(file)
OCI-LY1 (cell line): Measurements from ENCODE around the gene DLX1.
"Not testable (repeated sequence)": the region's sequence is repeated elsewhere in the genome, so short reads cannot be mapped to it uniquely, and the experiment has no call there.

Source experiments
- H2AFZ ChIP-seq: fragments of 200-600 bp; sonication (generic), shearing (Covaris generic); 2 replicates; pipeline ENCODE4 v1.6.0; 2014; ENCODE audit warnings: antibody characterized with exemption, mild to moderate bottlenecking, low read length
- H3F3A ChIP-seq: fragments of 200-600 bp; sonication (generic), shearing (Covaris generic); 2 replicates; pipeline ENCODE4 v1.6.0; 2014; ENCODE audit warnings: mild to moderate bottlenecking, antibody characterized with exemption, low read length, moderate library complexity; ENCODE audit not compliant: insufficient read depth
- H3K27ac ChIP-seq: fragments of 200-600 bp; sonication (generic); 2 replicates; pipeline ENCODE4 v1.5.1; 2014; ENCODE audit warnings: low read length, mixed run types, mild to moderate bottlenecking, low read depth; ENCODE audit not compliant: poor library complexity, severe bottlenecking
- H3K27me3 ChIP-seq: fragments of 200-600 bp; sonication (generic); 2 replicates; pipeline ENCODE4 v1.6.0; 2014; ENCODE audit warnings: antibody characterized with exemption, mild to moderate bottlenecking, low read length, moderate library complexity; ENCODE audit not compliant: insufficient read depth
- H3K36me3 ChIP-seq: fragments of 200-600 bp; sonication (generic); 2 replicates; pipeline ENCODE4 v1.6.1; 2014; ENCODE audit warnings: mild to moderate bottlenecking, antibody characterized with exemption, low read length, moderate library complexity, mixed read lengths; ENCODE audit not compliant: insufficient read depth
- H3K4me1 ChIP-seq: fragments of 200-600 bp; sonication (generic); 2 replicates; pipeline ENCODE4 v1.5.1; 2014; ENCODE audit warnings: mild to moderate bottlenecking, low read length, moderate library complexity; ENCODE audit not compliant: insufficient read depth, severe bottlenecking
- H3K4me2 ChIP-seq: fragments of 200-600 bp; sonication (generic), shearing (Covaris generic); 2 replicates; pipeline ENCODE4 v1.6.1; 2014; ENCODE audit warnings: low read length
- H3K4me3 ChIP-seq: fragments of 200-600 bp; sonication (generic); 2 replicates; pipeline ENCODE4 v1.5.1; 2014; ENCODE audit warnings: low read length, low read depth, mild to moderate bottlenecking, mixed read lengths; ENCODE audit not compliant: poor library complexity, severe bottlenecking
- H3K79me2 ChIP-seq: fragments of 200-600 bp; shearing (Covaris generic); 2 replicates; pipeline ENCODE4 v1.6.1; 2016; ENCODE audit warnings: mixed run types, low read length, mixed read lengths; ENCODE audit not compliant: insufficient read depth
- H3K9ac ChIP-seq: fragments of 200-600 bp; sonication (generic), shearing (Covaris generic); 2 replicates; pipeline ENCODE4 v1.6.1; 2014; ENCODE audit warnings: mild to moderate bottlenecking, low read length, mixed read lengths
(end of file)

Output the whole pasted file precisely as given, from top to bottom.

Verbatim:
OCI-LY1 (cell line): Measurements from ENCODE around the gene DLX1.
"Not testable (repeated sequence)": the region's sequence is repeated elsewhere in the genome, so short reads cannot be mapped to it uniquely, and the experiment has no call there.

Source experiments
- H2AFZ ChIP-seq: fragments of 200-600 bp; sonication (generic), shearing (Covaris generic); 2 replicates; pipeline ENCODE4 v1.6.0; 2014; ENCODE audit warnings: antibody characterized with exemption, mild to moderate bottlenecking, low read length
- H3F3A ChIP-seq: fragments of 200-600 bp; sonication (generic), shearing (Covaris generic); 2 replicates; pipeline ENCODE4 v1.6.0; 2014; ENCODE audit warnings: mild to moderate bottlenecking, antibody characterized with exemption, low read length, moderate library complexity; ENCODE audit not compliant: insufficient read depth
- H3K27ac ChIP-seq: fragments of 200-600 bp; sonication (generic); 2 replicates; pipeline ENCODE4 v1.5.1; 2014; ENCODE audit warnings: low read length, mixed run types, mild to moderate bottlenecking, low read depth; ENCODE audit not compliant: poor library complexity, severe bottlenecking
- H3K27me3 ChIP-seq: fragments of 200-600 bp; sonication (generic); 2 replicates; pipeline ENCODE4 v1.6.0; 2014; ENCODE audit warnings: antibody characterized with exemption, mild to moderate bottlenecking, low read length, moderate library complexity; ENCODE audit not compliant: insufficient read depth
- H3K36me3 ChIP-seq: fragments of 200-600 bp; sonication (generic); 2 replicates; pipeline ENCODE4 v1.6.1; 2014; ENCODE audit warnings: mild to moderate bottlenecking, antibody characterized with exemption, low read length, moderate library complexity, mixed read lengths; ENCODE audit not compliant: insufficient read depth
- H3K4me1 ChIP-seq: fragments of 200-600 bp; sonication (generic); 2 replicates; pipeline ENCODE4 v1.5.1; 2014; ENCODE audit warnings: mild to moderate bottlenecking, low read length, moderate library complexity; ENCODE audit not compliant: insufficient read depth, severe bottlenecking
- H3K4me2 ChIP-seq: fragments of 200-600 bp; sonication (generic), shearing (Covaris generic); 2 replicates; pipeline ENCODE4 v1.6.1; 2014; ENCODE audit warnings: low read length
- H3K4me3 ChIP-seq: fragments of 200-600 bp; sonication (generic); 2 replicates; pipeline ENCODE4 v1.5.1; 2014; ENCODE audit warnings: low read length, low read depth, mild to moderate bottlenecking, mixed read lengths; ENCODE audit not compliant: poor library complexity, severe bottlenecking
- H3K79me2 ChIP-seq: fragments of 200-600 bp; shearing (Covaris generic); 2 replicates; pipeline ENCODE4 v1.6.1; 2016; ENCODE audit warnings: mixed run types, low read length, mixed read lengths; ENCODE audit not compliant: insufficient read depth
- H3K9ac ChIP-seq: fragments of 200-600 bp; sonication (generic), shearing (Covaris generic); 2 replicates; pipeline ENCODE4 v1.6.1; 2014; ENCODE audit warnings: mild to moderate bottlenecking, low read length, mixed read lengths